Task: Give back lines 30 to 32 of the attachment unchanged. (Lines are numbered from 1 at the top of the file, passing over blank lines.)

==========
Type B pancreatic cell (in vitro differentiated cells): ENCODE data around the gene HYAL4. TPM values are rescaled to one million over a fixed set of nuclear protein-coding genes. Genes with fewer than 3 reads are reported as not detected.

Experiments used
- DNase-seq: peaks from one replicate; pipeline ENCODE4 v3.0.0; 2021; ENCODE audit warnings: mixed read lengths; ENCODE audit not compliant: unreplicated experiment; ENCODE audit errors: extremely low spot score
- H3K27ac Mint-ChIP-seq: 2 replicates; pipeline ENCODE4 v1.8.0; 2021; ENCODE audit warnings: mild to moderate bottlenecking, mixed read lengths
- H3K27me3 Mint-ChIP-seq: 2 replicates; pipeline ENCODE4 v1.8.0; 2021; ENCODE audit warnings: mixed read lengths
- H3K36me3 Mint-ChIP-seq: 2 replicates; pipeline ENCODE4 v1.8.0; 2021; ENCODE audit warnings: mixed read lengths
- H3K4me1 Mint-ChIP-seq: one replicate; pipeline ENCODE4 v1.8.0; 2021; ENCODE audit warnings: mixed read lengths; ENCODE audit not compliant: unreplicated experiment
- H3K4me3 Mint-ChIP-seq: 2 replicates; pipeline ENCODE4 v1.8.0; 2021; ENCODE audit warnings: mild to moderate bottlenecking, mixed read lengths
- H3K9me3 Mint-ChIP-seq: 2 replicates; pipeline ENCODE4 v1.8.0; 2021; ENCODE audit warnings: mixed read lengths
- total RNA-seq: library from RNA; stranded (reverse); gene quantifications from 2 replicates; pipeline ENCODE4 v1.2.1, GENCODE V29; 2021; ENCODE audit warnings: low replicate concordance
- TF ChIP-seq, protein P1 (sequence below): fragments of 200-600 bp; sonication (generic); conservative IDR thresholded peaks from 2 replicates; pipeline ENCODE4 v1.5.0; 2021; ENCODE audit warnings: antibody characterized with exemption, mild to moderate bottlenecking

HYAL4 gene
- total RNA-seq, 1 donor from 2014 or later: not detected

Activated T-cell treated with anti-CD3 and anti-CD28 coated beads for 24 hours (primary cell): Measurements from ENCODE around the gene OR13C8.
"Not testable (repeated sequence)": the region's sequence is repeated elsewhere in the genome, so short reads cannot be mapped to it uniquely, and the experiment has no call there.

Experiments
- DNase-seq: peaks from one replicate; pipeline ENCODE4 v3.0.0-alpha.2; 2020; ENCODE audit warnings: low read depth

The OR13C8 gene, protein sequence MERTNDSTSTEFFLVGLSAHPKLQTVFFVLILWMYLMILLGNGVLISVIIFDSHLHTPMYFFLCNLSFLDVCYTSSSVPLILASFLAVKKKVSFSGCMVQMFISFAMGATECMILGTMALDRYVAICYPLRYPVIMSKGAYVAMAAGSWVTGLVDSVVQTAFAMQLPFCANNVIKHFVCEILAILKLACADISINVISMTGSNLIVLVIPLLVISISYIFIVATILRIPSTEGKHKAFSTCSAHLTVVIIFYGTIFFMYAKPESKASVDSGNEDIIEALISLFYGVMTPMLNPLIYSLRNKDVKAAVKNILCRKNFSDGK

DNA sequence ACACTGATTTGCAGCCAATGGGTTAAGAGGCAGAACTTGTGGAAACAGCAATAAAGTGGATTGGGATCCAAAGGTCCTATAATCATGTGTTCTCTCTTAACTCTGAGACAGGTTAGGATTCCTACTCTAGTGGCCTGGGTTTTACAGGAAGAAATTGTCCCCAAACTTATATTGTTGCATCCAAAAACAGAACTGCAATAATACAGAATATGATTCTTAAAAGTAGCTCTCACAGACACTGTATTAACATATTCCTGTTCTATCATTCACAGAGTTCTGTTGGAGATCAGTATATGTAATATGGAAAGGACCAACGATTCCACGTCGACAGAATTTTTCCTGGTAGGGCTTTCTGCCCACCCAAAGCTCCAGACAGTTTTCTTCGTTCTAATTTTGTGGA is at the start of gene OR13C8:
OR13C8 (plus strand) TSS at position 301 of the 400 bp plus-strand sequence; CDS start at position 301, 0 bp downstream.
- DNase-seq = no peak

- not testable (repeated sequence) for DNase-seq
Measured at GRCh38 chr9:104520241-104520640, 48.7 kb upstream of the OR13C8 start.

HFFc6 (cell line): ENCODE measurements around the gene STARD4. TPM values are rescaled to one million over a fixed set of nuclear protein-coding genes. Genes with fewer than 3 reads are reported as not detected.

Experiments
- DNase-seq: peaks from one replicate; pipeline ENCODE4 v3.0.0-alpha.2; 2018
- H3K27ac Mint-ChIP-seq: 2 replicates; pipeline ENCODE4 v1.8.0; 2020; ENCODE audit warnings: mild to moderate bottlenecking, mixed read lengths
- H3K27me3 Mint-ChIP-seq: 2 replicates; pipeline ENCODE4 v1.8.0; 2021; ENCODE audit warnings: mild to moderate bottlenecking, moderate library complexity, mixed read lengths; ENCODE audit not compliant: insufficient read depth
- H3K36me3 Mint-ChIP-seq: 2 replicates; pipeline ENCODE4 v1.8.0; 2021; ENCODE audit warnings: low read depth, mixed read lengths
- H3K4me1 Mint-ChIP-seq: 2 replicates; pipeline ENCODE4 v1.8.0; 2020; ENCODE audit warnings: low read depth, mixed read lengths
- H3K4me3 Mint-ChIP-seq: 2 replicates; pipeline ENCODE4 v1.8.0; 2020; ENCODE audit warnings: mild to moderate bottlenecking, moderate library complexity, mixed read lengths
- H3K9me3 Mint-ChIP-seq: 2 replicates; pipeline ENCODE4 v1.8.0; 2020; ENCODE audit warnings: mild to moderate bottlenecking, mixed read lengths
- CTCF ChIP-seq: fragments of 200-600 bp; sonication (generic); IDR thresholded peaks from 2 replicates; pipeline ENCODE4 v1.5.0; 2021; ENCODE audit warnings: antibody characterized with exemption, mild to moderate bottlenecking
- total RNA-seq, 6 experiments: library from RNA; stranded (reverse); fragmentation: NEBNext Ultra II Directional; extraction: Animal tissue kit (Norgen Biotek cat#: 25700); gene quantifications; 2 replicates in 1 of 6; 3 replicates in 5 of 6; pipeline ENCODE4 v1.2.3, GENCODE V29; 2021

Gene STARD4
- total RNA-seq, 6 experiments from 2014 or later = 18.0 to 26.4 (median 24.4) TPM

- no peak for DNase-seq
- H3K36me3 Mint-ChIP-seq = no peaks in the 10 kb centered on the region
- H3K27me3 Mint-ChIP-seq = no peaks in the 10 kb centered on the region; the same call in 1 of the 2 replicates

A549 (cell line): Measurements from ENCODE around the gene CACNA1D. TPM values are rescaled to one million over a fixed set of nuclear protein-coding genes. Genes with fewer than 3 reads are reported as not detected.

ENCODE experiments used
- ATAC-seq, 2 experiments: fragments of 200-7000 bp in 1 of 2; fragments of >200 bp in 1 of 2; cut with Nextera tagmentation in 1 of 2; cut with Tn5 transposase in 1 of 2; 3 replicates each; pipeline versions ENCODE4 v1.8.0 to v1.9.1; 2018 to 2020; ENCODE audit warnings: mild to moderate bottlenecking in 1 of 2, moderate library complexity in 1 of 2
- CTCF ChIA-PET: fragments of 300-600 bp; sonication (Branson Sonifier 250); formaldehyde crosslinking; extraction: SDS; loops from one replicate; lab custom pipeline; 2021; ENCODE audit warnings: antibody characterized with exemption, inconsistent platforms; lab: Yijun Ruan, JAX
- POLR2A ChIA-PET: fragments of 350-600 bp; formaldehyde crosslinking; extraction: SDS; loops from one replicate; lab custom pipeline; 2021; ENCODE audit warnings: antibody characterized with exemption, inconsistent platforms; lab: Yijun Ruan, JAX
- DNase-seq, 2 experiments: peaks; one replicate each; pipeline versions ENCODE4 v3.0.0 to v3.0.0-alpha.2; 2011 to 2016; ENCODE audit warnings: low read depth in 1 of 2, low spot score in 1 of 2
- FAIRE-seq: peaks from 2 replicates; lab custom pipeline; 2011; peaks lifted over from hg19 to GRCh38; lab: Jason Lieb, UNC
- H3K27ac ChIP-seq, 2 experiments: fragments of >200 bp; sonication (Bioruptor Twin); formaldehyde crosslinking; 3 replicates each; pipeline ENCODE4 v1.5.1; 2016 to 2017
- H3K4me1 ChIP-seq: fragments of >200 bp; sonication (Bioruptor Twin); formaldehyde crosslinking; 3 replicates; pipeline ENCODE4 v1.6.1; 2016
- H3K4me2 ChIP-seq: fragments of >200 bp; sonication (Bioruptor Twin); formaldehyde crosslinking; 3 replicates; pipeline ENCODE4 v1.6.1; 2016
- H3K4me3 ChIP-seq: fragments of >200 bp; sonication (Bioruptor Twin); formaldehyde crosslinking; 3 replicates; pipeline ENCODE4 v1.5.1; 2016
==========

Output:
- H3K4me1 Mint-ChIP-seq: 2 replicates; pipeline ENCODE4 v1.8.0; 2020; ENCODE audit warnings: low read depth, mixed read lengths
- H3K4me3 Mint-ChIP-seq: 2 replicates; pipeline ENCODE4 v1.8.0; 2020; ENCODE audit warnings: mild to moderate bottlenecking, moderate library complexity, mixed read lengths
- H3K9me3 Mint-ChIP-seq: 2 replicates; pipeline ENCODE4 v1.8.0; 2020; ENCODE audit warnings: mild to moderate bottlenecking, mixed read lengths